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Alignment means that you enter your client’s ‘model of the world’.

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                                              This article was written with Inna Vainberg,

talented coach and my wife.

For several months I have been running a series of workshops “Manager’s Toolbox” that was ordered by the Open Business SchoolOU). And then yesterday, during a seminar about cross-cultural communications, I suddenly get the question: “What if a person sees that you are pacing him and it is terribly annoying to them?”

What do you do to make sure that attempts to pace your interlocutor do not irritate him? The question of what is annoying to a person to pace him has put me at a dead end. It’s true. Because I’m sure it’s not the pacing that’s annoying, it’s more of a lack of pacing. Well, for example, as if I told you that yesterday died my beloved cat, who lived with me for 19 years and became a member of the family, and the other person tanned and told a joke in response. Or if I had made a joke in some situation and saw that everyone was sitting with stone faces. I am sure that if the person I am talking to is in a tune-up, he can not annoy me. And if he’s annoying, then he’s not in rapport.

Let’s talk about pacing. And we’ll move away from the trivial “mirroring” stuff. There’s a model called the Dilts’s pyramid. According to this model, we perceive the world consistently, from more tangible things to more abstract. Let’s consider the phenomenon of “pacing” in terms of this model.

The first level is things, objects. What do I see now, sharing space with the person to whom I intend to pace? What is my focus on perceiving this space? What is the focus of perception of my vis-a-vis? What does he/she see in this space, and what is the common area for us? Can I influence the expansion of the shared space?  It is a general pacing scheme on the example of the object level, which can be applied at any level of the Dilts’s pyramid.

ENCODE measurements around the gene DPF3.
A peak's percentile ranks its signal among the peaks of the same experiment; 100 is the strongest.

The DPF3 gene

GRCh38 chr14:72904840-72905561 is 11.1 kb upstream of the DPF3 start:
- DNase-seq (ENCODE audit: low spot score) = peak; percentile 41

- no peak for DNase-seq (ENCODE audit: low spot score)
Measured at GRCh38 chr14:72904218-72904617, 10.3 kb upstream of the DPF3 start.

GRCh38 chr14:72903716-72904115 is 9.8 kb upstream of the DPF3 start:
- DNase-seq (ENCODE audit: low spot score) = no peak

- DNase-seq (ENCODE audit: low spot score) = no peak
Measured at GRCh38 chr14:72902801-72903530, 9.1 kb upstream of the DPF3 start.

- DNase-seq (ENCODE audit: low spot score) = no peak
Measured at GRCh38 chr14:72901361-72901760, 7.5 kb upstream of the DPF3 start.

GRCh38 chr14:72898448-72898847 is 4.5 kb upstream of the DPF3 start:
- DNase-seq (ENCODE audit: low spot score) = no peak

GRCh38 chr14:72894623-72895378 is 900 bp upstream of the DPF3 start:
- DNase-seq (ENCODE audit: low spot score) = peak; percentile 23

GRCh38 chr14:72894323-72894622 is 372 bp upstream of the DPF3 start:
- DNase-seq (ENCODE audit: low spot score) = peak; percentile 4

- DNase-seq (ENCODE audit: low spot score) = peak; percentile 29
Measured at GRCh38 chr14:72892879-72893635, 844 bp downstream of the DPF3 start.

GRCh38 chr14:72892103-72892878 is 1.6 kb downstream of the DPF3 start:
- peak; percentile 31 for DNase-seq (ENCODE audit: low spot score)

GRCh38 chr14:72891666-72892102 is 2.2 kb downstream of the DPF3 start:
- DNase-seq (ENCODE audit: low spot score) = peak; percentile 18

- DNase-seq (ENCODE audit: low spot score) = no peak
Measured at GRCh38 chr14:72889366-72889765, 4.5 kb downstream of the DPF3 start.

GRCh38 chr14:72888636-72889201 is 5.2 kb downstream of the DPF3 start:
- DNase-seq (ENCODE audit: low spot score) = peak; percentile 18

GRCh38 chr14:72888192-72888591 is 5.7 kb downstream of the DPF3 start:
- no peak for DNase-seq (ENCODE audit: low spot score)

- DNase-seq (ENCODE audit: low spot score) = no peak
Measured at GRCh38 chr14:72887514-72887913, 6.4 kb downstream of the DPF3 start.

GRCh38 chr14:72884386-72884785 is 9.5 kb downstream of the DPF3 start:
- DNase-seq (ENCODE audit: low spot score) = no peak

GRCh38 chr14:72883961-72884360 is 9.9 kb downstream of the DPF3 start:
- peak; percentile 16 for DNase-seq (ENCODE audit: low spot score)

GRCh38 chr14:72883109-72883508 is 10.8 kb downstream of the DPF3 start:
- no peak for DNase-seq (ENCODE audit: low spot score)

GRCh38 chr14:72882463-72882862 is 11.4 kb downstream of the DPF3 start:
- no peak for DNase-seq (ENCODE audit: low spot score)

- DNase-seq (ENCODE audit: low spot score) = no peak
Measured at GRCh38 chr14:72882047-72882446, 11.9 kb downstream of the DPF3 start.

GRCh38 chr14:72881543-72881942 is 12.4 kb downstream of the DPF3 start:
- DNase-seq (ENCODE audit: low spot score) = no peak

The second level is an action. The third level is abilities and capabilities. The fourth is beliefs and values, and the fifth is identity (who I am), the sixth is mission (what I live for).

Thus, pacing in the NLP is a conscious attempt to look at the world through the eyes of another, preserving the awareness of their view. It is an attempt to understand other people’s behavioural patterns. After all, one of the ideas of NLP – “modelling successful behaviour leads to success”.

But then what is annoying? Are we afraid that someone will “steal” our successful strategy and become just as successful? Mmm… maybe, but I’ve never seen really successful people this scared. Well, then what?

On level one, we can pace using different levels of Dilts’s pyramid. I can dress in the same style as my companion without trying to speak at a work meeting in a tailcoat and bucket or going to the minister’s reception in worn hole jeans. By the way, I loved coming to the board of directors or the ministry when I was young, with my brown jeans and my old sweater … and that was a huge mistake. Yeah, you’ll be remembered for that. The question is, how you’ll be remembered.

We can pace with mirroring gestures. It’s pacing by level two, by the level of activity.

And what happens if we are paced at the first two levels, but entirely without the smallest pacing to the level of abilities, beliefs and values, identity? It’s going to be a masquerade. The person with whom we communicate will experience the strongest dissonance and, as a result, distrust, fear, aggression.

A little later, I will tell you how to adjust to your abilities, beliefs, values and identity.

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